Self-Editing in 9 Easy Steps

(As previously seen on the HelaWrite blog.)

I write EVERY SINGLE DAY. Even if it’s texting, I consider that a form of writing. Most of the time, however, I write at least an e-mail and blog post each day. Culturally, many of us have become lazy in regards to self-editing/proofreading what we write. In a world where our version of shorthand is “TTYL” or “U” for “You,” abbreviations are the gateway to lazy writing and lazy editing.

Let’s change that.

Since the age of 12, I’ve taken self-editing very seriously. I’m nowhere near perfect, but my “editing detective eyes” have become better and better as time has progressed. Taking your own communications seriously will prompt others to take you seriously, too. Trust me on this one.

I’ve created some resources to help you out with self-editing. These resources don’t replace another set of eyes (or a professional editor), but they will help immensely, especially if you’re helter skelter when it comes to your own writing.


This checklist is simple and straightforward:

1. Check spelling—don’t rely on spell check for everything, either!

2. Check grammar—ditto to the above ^

3. Proofread your article, e-mail, blog, etc. at least 3xs—don’t be lazy!

4. Review the context/meaning of your wording
-Did you use the right words? (See the common grammar mistakes info graphic below)
-Do you have misplaced/dangling modifiers?
-Is your message clear and concise?
-Did you cut/edit unnecessary wording?

5. Check your dates & times (if applicable)

6. Check your sources (if applicable)

7. Check your links (if applicable) NO ONE appreciates a broken/incorrect link

8. If you are sending an e-mail, double check your recipient list (and if it’s not an inter-office communication, best practice is to BCC recipients to protect privacy)

9. If working in a Word/Pages document, save often

You can find my checklist on Evernote (I’ve shared it publicly) by clicking HERE. Feel free to copy it to your own Evernote notebook so you can actually use the check boxes that are not shown in this post.

I’ve also made an infographic (my first!) about common grammar mistakes. Check it out by clicking HERE.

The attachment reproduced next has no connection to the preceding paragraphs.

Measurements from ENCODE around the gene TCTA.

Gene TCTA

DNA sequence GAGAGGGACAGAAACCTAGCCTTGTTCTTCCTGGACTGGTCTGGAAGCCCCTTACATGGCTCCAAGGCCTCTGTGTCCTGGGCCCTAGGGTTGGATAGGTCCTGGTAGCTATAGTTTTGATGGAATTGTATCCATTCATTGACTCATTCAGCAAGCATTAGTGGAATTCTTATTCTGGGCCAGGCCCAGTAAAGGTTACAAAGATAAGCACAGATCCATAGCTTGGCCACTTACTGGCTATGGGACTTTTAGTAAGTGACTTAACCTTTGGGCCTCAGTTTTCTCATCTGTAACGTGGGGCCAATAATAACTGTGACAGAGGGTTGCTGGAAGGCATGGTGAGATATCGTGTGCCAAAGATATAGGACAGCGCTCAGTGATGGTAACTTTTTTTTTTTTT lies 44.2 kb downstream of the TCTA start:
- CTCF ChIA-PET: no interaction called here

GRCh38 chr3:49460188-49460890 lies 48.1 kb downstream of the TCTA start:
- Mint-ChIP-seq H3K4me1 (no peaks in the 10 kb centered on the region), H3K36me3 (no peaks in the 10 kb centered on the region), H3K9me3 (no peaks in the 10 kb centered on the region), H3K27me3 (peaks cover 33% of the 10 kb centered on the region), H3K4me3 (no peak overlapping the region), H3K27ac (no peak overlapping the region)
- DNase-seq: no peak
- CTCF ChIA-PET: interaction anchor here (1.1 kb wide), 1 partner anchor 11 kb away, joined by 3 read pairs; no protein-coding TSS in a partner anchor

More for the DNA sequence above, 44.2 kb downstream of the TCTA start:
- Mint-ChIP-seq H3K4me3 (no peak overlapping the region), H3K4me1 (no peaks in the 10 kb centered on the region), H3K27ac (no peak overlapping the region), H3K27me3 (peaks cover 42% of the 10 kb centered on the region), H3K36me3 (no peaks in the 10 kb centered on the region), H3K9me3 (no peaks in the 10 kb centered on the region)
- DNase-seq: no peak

Screen Shot 2014-01-14 at 1.45.10 PM

There are, of course, so many more elements to editing, but this is a great start. The resources here can definitely get you through your next e-mail or blog post. However, if you find yourself in need of a professional editor, well…you know where to find me. Happy editing!

5 Reasons Why You Should Hire A Professional Editor

So you got straight A’s in English class in high school, and passed English 1A in college. Now, you’ve written something—maybe a novel, an article, or even copy for a website. You think you’re pretty good at writing, so you’re probably a pretty good editor too, right? WRONG.

Contrary to popular belief, it is essential to hire a professional editor for many reasons, especially if you plan on making your work public. And no, your wife, your smart kid, and your best friend don’t make the cut as professional editors (unless, of course, they have the proper training). Also, Microsoft Word is not the final authority for the written word; though, using spell and grammar check does help a ton.

I’ve had my business for a few years now, but I’ve been editing for many, many years. And the more I work with my clients, the more I see the same mistakes over and over again. If I had a dollar for every time a client told me, “Well, I had so-and-so look over my manuscript, and they’ve been editing for a while, and they think my work is pretty good,” I’d be a very rich lady.